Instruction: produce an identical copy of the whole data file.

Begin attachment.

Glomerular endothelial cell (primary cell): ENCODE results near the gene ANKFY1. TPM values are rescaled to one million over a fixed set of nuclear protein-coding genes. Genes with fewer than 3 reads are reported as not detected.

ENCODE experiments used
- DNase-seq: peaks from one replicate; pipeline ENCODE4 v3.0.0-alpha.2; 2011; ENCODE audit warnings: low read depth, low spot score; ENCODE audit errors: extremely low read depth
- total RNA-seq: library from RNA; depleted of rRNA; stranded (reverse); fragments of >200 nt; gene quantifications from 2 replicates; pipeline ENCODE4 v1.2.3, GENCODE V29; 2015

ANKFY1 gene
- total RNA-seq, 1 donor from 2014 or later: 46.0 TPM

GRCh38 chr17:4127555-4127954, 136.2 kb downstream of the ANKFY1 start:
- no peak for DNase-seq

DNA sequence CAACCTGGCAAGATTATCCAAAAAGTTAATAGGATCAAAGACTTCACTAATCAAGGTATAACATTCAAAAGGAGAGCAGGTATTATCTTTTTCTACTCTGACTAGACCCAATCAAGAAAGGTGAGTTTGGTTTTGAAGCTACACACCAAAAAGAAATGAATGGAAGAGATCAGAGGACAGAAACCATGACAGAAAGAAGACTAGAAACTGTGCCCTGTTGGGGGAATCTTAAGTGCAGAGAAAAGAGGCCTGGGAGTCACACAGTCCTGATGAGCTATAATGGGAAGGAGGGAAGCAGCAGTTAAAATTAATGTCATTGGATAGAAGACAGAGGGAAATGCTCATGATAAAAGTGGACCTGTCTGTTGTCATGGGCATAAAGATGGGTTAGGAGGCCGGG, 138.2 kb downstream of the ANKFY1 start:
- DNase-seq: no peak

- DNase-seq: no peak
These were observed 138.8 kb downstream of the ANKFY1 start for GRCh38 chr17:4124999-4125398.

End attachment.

Glomerular endothelial cell (primary cell): ENCODE results near the gene ANKFY1. TPM values are rescaled to one million over a fixed set of nuclear protein-coding genes. Genes with fewer than 3 reads are reported as not detected.

ENCODE experiments used
- DNase-seq: peaks from one replicate; pipeline ENCODE4 v3.0.0-alpha.2; 2011; ENCODE audit warnings: low read depth, low spot score; ENCODE audit errors: extremely low read depth
- total RNA-seq: library from RNA; depleted of rRNA; stranded (reverse); fragments of >200 nt; gene quantifications from 2 replicates; pipeline ENCODE4 v1.2.3, GENCODE V29; 2015

ANKFY1 gene
- total RNA-seq, 1 donor from 2014 or later: 46.0 TPM

GRCh38 chr17:4127555-4127954, 136.2 kb downstream of the ANKFY1 start:
- no peak for DNase-seq

DNA sequence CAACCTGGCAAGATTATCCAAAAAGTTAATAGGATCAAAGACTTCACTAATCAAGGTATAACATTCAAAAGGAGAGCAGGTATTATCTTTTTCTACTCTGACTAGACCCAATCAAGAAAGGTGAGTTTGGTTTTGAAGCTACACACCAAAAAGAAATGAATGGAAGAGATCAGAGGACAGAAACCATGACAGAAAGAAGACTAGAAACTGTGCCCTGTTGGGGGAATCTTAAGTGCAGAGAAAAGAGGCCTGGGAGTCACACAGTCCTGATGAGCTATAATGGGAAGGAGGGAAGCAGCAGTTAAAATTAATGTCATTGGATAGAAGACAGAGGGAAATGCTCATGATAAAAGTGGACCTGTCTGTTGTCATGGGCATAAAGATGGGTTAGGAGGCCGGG, 138.2 kb downstream of the ANKFY1 start:
- DNase-seq: no peak

- DNase-seq: no peak
These were observed 138.8 kb downstream of the ANKFY1 start for GRCh38 chr17:4124999-4125398.